In Bamidbar 32:32, The Torah tells us in reference to Bnei Gad and Bnei Reuven that נַ֣חְנוּ נַעֲבֹ֧ר, we will cross over.

Also, the only other times that the Tanach uses the word נַ֣חְנוּ is in:

  1. Bereshit 42:11
  2. Shemot 16:7
  3. Shemot 16:8
  4. Shmuel II 17:12
  5. Eichah 3:42

And all of these times it is used as if the word was אֲנַ֣חְנוּ.

My questions are:

  • Why does the Torah say נַ֣חְנוּ נַעֲבֹ֧ר, instead of אֲנַ֣חְנוּ נַעֲבֹ֧ר?
  • Why does it use this "slang"?
  • Is there any connection between the meaning here and the meaning in those 5 other places?
  • 1
    Could it be Alliteration? Eikha is for the acrostic. Gen 42 is pausal? Exo is maybe because of Nasog Achor?
    – Double AA
    Commented Jul 21, 2017 at 1:18
  • I could be completely worng, but I think there is an allusion to the word "nach", meaning "to rest". In other words, they are saying to Moshe, "You can rest assured from your concerns. We will pass as soldiers to help the others."
    – DanF
    Commented Jul 21, 2017 at 2:06
  • 2
    nahnu is arabic Commented Jul 21, 2017 at 2:53
  • 1
  • 1
    @ploni the Torah uses words from other languages sometimes. Like יגר שהדותא or maybe טוטפות etc.
    – Double AA
    Commented Jul 21, 2017 at 2:58

4 Answers 4


To answer one of your questions: The Meam Loez says (Matos, 32:32) that the absence of the alef implies that someone or something is not included in the "we". Therefore, not everyone would take part in the battle (such as men unable to fight and the ones who were guarding their families). Perhaps this concept can be extended to other sources, such as bereshis 42:11, as Yosef and Binyamin were not included in the "we" and so on.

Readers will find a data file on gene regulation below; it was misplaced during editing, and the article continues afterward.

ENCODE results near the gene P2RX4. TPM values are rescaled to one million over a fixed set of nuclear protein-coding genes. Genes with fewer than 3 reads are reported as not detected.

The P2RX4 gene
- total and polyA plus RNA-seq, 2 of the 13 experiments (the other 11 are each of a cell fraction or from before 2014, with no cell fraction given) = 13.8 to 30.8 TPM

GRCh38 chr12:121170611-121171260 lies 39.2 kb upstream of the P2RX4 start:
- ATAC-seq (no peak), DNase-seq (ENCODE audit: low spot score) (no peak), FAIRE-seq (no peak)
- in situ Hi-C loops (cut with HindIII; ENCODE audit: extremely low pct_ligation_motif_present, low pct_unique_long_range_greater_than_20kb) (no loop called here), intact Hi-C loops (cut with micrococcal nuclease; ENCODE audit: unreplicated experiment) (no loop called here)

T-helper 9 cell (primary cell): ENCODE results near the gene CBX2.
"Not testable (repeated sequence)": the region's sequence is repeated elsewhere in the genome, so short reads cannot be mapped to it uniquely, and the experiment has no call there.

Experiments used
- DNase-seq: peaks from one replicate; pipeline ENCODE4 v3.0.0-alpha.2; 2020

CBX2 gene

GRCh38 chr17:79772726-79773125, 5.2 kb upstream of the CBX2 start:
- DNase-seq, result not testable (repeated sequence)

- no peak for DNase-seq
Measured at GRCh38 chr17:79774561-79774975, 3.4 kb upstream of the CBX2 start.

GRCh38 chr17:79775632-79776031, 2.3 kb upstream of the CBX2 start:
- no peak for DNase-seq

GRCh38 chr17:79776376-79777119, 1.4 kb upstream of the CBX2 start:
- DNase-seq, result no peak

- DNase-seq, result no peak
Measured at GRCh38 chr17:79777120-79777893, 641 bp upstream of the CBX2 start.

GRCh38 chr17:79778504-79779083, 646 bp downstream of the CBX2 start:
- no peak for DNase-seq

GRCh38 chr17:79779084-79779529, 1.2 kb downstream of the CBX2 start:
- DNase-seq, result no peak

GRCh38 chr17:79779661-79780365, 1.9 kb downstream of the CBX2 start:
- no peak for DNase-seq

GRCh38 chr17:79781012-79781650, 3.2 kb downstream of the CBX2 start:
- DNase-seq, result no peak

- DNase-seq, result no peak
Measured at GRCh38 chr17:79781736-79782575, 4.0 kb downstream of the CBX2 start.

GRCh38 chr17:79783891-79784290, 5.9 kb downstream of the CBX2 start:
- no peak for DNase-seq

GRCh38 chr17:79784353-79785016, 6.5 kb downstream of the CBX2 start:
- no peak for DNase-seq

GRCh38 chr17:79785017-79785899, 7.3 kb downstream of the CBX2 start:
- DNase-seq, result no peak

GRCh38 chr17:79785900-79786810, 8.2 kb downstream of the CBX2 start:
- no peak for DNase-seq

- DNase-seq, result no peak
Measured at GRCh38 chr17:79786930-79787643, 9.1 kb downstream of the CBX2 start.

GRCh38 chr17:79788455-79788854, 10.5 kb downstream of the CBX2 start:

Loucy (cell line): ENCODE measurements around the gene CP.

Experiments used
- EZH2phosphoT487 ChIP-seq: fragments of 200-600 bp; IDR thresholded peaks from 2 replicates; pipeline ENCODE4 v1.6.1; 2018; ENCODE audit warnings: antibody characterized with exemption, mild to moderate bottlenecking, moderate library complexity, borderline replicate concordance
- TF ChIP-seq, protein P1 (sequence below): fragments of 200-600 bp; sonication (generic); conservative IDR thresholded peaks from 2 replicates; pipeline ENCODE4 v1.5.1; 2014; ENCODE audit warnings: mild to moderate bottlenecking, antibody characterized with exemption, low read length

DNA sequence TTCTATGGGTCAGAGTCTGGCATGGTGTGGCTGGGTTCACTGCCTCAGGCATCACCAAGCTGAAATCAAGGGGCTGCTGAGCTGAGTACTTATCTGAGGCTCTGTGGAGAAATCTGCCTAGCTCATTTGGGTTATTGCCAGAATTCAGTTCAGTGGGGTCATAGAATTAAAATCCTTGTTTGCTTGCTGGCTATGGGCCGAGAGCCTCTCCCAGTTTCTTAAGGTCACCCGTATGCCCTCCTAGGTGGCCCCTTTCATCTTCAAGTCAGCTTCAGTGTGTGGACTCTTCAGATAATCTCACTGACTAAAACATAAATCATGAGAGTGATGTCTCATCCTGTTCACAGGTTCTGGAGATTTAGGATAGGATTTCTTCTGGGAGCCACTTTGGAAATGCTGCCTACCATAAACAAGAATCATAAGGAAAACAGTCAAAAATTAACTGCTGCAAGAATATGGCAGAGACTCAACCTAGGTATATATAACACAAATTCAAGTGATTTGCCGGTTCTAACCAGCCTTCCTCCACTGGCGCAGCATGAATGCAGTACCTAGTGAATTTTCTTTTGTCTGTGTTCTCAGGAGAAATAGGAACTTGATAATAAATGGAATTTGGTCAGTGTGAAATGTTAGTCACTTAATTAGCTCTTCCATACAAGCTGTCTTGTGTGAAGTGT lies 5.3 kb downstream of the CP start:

נַחְנוּ is likely the older form of אֲנַחְנוּ; the prosthetic אֲ was probably added by analogy with אֲנִי. According to Blau, if the aleph were original, it would have been vocalized with a qamas by the process of pretonic lengthening. The analogy process continued in Rabbinic Hebrew where the form אָנוּ appears regularly (the ketiv of Jeremiah 42:6 is אנו, but qere is אֲנַחְנוּ, which was probably the original form). Noteworthy is the fact that all the instances of the term נַחְנוּ are in relatively early books.

Consequently, נַחְנוּ is probably an archaism that was preserved in several places in Tanakh.

See Blau's Phonology and Morphology of Biblical Hebrew, pg. 165-166.

  • 1
    This doesn't preclude there being reasons for why the archaism was preserved in these contexts specifically (such as alliteration, acrostic structure, nasog achor, or atypical pausal forms) so this is sort of a half-answer
    – Double AA
    Commented Jul 21, 2017 at 14:07
  • @DoubleAA To be honest, I don't think anyone knows for certain, and this is probably as good an explanation as you are going to get. The archaic form may well have been randomly preserved. Archaisms (even outside of poetic contexts) appear occasionally in Tanakh. This endevour is like trying to explain every instance of ketiv-qere, or every unusual letter in Masorah. It is impossible, unless you revert to conjecture or (relatively) modern exegesis.
    – Argon
    Commented Jul 21, 2017 at 15:43
  • "conjecture or (relatively) modern exegesis" Those aren't bad things even if they aren't academically rigorous, and they'd likely fly as answers here on Mi Yodeya. But we can test some basic theories. The Eikha example for instance is pretty clear why the Nun form was chosen or at least preserved. How many other places in Tanakh do we have אנחנו in Nasog Achor form? Or on an Etnakhta? etc.